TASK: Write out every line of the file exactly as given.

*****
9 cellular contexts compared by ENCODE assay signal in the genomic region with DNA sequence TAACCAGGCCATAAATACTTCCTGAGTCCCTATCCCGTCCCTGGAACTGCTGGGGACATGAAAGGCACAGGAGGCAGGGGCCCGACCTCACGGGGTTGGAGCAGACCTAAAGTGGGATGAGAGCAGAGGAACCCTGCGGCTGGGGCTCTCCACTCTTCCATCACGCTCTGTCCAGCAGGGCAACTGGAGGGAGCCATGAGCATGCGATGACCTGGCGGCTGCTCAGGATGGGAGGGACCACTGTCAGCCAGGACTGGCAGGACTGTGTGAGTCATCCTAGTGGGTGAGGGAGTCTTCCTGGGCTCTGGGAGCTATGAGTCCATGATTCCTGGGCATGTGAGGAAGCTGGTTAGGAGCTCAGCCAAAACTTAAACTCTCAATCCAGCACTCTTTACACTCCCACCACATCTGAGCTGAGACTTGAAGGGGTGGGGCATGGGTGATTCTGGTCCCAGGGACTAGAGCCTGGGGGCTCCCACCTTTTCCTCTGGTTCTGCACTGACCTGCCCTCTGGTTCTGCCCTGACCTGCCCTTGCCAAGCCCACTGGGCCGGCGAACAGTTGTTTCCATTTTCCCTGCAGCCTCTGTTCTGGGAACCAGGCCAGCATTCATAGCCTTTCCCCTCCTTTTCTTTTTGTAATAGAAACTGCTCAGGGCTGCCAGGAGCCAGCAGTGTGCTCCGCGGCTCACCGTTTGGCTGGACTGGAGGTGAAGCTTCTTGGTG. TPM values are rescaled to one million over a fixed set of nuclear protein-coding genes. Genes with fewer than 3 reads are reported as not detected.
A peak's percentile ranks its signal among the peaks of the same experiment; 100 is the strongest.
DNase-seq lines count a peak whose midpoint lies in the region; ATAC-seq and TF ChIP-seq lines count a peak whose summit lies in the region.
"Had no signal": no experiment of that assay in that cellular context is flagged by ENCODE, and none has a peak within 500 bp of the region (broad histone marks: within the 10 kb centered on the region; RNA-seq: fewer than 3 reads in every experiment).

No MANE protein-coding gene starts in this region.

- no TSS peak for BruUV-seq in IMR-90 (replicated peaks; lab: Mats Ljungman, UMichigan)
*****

9 cellular contexts compared by ENCODE assay signal in the genomic region with DNA sequence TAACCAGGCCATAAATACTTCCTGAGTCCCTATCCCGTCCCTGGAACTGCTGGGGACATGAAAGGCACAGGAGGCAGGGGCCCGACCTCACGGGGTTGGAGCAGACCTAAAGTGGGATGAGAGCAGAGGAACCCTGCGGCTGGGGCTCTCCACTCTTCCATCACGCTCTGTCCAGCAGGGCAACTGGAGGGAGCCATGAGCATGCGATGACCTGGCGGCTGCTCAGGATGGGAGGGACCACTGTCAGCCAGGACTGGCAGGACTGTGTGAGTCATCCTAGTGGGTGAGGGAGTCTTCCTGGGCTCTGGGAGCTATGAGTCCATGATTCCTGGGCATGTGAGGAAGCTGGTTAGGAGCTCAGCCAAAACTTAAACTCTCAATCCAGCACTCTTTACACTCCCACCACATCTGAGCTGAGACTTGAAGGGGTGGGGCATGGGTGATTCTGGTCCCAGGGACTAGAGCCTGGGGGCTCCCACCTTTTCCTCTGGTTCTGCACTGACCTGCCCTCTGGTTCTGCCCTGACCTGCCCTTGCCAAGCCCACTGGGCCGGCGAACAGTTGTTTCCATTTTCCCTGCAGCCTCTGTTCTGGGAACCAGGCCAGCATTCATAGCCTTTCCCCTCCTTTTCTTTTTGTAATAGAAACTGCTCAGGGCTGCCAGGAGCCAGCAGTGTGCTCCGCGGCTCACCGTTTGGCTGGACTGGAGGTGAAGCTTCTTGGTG. TPM values are rescaled to one million over a fixed set of nuclear protein-coding genes. Genes with fewer than 3 reads are reported as not detected.
A peak's percentile ranks its signal among the peaks of the same experiment; 100 is the strongest.
DNase-seq lines count a peak whose midpoint lies in the region; ATAC-seq and TF ChIP-seq lines count a peak whose summit lies in the region.
"Had no signal": no experiment of that assay in that cellular context is flagged by ENCODE, and none has a peak within 500 bp of the region (broad histone marks: within the 10 kb centered on the region; RNA-seq: fewer than 3 reads in every experiment).

No MANE protein-coding gene starts in this region.

- no TSS peak for BruUV-seq in IMR-90 (replicated peaks; lab: Mats Ljungman, UMichigan)